Directed by: Dee Rees
Premise: Based on the novel by Hillary Jordan. Set in the World War II era, two families, one white and the other black, farm in Mississippi. A member of each family goes off to war and then returns and struggles to adjust to civilian life.
What Works: Mudbound is a well-made period piece with a complex web of well-drawn characters. The story concerns the intertwined fates of two families. The McAllans are a white family who move from the city to the country to take up farming and buy up the property worked by the Jacksons, a black family of sharecroppers. Mudbound is exceptionally well shot by cinematographer Rachel Morrison. The movie is frequently beautiful but also captures the harshness of rural life and both the beauty and the ruggedness exist together. The film also has an interesting relationship between these families. At the time in which Mudbound takes place, slavery has been over for a couple of generations but the residual effects of it remain and that’s evident in the way the two families relate to one another. When the United States enters World War II, the eldest son of the Jacksons and the brother of the McAllans go off to war. The movie has parallel action with both of these men in combat and their families worry about them while they are away. That is one of the outstanding qualities of Mudbound. The film includes multiple perspectives conveyed through voice over by several different characters. This allows the audience to experience the events from several different points of view but it also contrasts the white and black experience. When the two men return from the war, their shared experience bonds them together in ways that highlight the contrasts between their families. Mudbound makes especially good use of the frame narrative. This is a common feature in historical storytelling but it is used well here because it sets up the audiences’ impressions and then changes our understanding of the scene when the narrative catches up. Mudbound also has a terrific cast including Carey Mulligan as the wife of the McAllan family and Garrett Hedlund as the brother. Jonathan Banks is cast as the viciously racist grandfather of the McAllan family and Banks throws himself into the role. Also impressive are Mary J. Blige and Rob Morgan as the Jacksons and Jason Mitchell as their son.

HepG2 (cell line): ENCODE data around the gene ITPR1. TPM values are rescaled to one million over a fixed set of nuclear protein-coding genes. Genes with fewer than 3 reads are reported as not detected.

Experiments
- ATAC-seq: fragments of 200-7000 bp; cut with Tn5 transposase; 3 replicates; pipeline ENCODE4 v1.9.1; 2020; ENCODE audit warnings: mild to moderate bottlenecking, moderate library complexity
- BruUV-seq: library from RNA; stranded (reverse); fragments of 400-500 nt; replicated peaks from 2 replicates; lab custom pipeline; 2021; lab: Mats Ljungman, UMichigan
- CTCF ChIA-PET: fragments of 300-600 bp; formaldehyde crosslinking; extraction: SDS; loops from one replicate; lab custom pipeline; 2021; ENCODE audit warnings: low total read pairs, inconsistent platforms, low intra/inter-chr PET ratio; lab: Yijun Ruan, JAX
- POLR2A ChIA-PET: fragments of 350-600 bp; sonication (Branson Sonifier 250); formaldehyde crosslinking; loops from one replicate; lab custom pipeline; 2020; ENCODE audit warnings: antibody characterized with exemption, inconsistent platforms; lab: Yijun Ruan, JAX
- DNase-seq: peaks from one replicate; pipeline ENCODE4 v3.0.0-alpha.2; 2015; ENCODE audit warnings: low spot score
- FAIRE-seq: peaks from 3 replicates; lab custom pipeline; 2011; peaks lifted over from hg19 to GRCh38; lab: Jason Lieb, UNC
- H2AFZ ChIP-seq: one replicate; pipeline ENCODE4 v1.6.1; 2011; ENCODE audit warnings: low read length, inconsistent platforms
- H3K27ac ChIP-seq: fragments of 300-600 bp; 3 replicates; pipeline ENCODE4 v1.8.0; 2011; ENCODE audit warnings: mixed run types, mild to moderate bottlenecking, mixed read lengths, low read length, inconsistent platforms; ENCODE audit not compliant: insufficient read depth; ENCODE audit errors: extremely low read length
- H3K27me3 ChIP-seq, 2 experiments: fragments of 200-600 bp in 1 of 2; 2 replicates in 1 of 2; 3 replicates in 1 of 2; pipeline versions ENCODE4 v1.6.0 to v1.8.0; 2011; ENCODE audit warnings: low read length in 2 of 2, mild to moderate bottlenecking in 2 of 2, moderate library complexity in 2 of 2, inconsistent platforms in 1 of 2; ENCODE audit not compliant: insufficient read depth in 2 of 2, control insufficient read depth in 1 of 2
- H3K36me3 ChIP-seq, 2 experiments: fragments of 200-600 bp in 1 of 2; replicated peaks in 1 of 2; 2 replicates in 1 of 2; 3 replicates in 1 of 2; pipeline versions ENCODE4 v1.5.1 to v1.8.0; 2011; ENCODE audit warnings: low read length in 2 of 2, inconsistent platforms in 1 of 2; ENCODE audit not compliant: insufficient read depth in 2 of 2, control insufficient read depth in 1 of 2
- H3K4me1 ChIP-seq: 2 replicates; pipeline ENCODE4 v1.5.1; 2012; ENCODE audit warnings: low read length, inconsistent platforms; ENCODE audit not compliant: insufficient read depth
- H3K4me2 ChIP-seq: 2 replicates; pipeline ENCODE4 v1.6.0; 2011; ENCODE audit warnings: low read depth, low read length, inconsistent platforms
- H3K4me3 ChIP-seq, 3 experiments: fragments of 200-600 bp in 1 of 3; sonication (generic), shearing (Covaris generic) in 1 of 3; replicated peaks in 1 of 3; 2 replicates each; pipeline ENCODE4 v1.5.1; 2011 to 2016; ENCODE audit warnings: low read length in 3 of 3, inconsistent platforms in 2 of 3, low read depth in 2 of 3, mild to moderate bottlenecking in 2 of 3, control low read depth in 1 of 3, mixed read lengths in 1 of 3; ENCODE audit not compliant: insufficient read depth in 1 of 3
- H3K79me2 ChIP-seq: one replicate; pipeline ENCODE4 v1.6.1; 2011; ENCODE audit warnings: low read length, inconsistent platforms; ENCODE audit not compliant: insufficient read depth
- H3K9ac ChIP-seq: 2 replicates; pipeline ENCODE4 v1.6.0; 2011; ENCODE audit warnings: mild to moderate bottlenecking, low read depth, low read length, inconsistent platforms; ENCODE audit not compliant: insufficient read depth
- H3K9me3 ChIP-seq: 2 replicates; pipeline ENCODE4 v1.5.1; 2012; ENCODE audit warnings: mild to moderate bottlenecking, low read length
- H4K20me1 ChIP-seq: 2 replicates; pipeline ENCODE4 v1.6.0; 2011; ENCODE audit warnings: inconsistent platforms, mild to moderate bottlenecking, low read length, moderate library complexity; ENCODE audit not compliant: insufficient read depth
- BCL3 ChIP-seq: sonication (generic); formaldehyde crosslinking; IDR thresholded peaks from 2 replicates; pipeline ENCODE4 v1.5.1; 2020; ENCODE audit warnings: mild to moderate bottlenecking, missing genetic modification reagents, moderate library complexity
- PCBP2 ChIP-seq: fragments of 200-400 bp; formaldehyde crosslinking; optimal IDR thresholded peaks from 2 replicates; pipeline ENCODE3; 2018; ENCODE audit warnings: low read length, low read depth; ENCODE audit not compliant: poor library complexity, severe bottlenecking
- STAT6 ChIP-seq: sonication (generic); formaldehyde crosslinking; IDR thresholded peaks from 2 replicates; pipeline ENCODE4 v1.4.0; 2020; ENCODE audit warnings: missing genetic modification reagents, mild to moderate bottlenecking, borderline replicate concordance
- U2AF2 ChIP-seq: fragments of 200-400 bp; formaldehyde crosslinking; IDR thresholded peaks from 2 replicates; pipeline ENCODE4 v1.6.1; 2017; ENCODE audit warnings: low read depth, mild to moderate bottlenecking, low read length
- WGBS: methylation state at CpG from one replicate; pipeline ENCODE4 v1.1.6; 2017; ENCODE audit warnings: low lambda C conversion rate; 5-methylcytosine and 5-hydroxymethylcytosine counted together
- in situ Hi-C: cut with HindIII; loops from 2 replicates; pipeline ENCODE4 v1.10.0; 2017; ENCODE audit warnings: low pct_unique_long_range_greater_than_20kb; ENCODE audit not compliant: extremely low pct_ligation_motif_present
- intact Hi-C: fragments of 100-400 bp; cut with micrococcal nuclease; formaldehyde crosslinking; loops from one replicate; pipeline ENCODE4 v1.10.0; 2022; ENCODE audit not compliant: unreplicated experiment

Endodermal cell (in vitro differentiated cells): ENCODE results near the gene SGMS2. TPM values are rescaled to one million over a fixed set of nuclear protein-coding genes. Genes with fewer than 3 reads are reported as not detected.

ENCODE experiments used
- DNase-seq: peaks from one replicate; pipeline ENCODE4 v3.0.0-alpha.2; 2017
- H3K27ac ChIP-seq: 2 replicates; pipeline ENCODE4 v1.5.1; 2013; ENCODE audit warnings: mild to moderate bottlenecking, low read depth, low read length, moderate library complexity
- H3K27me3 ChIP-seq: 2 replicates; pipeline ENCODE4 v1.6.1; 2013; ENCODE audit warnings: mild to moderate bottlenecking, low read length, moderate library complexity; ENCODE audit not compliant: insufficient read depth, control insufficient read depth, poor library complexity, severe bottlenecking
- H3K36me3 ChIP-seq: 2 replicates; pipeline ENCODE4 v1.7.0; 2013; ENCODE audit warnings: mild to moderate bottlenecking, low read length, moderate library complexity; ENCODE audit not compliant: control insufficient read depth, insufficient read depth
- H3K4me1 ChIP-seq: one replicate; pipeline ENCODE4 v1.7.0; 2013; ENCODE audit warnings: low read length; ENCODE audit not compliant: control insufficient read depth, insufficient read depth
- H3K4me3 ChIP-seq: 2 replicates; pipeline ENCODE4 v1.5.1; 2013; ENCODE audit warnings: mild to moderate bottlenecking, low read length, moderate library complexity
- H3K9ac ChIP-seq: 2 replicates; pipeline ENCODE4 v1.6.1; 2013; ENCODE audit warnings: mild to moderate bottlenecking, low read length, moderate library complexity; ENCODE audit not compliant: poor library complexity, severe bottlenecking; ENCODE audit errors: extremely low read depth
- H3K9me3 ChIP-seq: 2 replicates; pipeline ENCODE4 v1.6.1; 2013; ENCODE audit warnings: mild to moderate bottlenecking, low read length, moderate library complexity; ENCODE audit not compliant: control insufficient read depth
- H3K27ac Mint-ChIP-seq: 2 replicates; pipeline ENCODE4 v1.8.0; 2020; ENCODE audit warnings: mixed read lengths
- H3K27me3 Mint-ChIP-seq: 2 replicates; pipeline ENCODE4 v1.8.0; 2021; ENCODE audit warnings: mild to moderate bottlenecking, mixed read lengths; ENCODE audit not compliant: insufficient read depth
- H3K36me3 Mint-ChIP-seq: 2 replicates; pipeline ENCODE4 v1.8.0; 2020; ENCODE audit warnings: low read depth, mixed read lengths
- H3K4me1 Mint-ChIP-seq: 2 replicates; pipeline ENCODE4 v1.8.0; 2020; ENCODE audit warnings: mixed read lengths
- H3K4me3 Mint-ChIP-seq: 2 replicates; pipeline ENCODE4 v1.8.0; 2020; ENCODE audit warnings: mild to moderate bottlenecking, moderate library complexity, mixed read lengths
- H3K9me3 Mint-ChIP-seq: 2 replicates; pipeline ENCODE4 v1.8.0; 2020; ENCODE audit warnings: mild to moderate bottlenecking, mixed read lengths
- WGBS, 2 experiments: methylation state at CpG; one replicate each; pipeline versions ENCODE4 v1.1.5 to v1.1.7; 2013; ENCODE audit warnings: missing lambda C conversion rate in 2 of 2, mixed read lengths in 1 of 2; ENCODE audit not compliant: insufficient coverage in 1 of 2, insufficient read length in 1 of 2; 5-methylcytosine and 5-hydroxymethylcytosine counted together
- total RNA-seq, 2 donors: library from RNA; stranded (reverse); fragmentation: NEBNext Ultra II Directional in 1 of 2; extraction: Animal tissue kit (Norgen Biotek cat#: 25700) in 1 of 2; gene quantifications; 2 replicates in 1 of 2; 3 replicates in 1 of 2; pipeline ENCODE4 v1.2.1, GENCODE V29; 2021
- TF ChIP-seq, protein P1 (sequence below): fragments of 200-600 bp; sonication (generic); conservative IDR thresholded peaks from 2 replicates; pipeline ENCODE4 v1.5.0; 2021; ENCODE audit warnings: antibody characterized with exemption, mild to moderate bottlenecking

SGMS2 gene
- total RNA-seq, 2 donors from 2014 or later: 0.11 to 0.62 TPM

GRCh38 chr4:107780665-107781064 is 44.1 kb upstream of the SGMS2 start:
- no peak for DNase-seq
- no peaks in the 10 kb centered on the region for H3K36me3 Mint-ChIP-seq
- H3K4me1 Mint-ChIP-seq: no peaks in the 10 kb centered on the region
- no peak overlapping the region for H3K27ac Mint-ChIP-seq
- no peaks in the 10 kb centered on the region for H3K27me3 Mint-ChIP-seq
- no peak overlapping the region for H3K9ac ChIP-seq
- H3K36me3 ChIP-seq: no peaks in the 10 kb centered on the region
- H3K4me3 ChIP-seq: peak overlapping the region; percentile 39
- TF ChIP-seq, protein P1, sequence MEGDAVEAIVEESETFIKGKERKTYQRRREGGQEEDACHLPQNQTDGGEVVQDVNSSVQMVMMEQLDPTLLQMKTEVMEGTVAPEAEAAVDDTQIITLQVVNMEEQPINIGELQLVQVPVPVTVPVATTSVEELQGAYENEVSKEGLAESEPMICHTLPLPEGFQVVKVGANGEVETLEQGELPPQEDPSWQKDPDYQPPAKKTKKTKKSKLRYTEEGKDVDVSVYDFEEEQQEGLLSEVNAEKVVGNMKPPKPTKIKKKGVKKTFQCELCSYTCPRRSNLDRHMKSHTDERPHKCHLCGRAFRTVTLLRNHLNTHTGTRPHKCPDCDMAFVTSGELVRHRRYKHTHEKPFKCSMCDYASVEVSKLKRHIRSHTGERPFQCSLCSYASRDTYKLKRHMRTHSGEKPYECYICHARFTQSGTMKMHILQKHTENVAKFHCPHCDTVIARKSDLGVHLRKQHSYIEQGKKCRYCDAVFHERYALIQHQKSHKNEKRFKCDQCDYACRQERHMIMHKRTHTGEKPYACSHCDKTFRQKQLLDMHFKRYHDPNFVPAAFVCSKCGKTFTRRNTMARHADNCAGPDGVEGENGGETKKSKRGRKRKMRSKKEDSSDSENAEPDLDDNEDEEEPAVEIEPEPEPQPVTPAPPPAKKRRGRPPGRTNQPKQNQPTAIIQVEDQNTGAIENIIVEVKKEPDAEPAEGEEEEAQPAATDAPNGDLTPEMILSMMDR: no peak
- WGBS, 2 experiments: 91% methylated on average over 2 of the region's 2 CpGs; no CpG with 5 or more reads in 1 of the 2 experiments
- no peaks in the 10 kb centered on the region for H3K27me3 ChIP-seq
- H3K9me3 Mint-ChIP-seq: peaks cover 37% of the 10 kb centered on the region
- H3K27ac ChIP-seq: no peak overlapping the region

What Doesn’t: Some of the drama of Mudbound is soap opera-esque. It is as though some of the characters go out of their way to create conflict and the movie handles issues overtly, especially between Garrett Hedlund and Carey Mulligan’s characters, that might have been more effective with a lighter touch. Jason Clarke is the least compelling member of the cast. Some of the problem is Clarke’s performance and some of it is in the scripting. His character just isn’t there and the farm owner doesn’t have a vibrant internal life the way that everyone else does. Clarke’s character drags his family from their comfortable urban home to the middle of rural Mississippi but it’s never clear why he does this. We’re told he has a dream of being a farmer but his desires remain vague. It’s inferred that the character is naïve or an idiot but neither Clarke nor the filmmakers ever substantiate that on screen.
DVD extras: Available on Netflix.
Bottom Line: Mudbound is a well told story with complex characters. The film brings its historical period to life with a vibrant sense of authenticity and incorporates multiple perspectives in a way that is very impressive.
Episode: #687 (February 25, 2018)